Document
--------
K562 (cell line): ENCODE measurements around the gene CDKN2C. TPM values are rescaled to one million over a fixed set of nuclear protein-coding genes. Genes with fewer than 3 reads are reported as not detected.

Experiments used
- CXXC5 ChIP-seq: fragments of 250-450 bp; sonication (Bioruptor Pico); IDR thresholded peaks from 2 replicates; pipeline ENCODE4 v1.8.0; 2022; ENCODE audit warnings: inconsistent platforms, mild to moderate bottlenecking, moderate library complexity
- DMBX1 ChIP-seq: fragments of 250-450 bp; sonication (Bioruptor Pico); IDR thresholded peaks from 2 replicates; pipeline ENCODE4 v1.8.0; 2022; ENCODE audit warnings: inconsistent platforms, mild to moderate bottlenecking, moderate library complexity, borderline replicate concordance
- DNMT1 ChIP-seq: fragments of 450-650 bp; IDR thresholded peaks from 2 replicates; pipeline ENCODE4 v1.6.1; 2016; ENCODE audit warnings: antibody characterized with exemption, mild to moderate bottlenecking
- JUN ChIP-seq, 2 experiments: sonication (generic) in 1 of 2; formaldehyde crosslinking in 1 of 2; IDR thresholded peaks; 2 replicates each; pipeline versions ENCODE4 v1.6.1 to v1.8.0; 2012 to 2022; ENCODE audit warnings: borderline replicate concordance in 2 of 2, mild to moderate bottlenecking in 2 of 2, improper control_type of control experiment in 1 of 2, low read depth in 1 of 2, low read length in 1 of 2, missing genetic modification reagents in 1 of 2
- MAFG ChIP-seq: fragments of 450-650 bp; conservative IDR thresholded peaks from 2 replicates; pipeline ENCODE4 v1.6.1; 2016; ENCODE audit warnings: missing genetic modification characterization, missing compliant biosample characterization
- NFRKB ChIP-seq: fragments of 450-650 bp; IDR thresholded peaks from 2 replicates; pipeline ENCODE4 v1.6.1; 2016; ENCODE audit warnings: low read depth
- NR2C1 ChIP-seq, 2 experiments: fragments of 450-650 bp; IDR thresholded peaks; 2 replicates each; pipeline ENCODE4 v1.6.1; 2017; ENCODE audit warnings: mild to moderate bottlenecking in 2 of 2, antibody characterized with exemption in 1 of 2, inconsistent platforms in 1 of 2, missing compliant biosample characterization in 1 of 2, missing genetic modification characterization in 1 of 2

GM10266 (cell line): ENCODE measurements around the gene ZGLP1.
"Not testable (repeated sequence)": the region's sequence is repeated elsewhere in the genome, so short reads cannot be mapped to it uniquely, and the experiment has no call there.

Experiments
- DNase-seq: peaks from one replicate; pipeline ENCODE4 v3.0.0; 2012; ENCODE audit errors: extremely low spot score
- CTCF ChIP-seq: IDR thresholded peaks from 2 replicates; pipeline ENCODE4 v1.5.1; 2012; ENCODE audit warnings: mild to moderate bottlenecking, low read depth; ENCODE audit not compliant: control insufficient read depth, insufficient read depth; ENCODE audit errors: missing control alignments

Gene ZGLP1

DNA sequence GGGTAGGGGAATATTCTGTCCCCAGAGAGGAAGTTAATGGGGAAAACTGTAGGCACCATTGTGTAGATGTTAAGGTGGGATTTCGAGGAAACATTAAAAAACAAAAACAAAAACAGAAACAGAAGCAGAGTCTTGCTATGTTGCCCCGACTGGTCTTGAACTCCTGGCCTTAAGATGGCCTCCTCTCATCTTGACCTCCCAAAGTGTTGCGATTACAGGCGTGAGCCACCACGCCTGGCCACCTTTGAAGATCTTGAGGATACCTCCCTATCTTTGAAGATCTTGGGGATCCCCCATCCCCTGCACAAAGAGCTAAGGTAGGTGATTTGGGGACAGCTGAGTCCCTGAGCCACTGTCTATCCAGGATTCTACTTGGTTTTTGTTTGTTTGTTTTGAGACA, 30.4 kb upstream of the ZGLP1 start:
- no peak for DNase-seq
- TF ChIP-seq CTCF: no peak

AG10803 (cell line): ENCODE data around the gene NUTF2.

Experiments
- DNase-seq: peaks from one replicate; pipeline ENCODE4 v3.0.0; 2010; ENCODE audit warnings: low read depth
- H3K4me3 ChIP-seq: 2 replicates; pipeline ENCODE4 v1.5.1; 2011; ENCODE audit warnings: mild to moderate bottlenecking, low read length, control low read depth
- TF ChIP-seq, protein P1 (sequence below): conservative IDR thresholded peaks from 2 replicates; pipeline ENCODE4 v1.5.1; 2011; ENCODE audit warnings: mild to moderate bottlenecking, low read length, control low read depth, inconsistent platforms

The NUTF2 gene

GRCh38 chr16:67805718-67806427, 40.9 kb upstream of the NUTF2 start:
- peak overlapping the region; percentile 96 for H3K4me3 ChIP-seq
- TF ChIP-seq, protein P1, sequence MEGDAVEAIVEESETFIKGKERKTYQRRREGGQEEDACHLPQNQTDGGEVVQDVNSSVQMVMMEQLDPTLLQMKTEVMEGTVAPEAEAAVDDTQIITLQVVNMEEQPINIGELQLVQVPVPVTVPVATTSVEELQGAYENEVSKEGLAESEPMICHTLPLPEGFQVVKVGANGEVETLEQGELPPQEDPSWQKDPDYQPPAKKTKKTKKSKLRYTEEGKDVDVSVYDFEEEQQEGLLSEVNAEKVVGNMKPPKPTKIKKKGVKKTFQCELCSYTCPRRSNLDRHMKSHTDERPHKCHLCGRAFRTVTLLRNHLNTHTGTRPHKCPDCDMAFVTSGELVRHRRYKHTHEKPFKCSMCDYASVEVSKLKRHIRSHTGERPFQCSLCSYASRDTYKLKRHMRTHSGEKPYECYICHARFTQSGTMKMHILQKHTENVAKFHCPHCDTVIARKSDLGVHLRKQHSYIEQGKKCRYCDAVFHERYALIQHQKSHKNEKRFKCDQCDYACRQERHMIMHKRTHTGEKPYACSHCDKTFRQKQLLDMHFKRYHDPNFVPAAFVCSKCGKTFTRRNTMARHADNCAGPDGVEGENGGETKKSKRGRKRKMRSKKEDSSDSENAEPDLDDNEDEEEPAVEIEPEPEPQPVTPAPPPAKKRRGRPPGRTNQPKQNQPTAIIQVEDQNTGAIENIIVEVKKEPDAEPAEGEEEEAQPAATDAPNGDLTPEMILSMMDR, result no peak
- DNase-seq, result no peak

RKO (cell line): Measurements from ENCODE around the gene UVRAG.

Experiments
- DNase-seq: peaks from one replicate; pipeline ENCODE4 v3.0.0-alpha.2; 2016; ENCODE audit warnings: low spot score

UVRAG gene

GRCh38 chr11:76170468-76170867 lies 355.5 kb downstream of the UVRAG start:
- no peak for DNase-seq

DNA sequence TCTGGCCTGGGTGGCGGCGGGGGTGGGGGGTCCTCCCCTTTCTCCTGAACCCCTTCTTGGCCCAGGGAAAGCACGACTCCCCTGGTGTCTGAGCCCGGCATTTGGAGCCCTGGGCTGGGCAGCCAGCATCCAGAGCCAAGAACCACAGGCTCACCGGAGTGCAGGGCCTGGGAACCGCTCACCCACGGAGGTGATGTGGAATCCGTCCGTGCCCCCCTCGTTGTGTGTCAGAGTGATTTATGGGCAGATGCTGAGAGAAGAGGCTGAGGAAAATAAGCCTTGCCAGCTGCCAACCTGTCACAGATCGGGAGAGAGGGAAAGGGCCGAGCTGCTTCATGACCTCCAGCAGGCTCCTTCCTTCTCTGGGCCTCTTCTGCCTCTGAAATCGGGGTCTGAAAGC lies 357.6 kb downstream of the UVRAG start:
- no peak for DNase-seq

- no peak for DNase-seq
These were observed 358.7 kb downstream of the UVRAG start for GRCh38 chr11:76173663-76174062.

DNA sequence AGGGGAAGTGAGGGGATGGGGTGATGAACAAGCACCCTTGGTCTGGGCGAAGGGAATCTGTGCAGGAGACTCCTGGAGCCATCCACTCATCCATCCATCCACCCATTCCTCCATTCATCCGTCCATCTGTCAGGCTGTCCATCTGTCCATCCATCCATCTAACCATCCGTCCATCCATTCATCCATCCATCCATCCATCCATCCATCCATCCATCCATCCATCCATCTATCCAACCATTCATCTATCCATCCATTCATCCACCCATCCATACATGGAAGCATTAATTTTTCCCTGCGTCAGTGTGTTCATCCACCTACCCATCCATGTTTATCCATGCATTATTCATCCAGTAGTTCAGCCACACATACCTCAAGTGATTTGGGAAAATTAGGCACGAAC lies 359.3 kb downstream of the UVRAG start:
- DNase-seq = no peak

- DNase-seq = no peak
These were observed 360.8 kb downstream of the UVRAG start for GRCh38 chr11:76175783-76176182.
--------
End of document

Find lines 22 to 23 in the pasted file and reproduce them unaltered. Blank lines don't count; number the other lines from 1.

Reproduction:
- H3K4me3 ChIP-seq: 2 replicates; pipeline ENCODE4 v1.5.1; 2011; ENCODE audit warnings: mild to moderate bottlenecking, low read length, control low read depth
- TF ChIP-seq, protein P1 (sequence below): conservative IDR thresholded peaks from 2 replicates; pipeline ENCODE4 v1.5.1; 2011; ENCODE audit warnings: mild to moderate bottlenecking, low read length, control low read depth, inconsistent platforms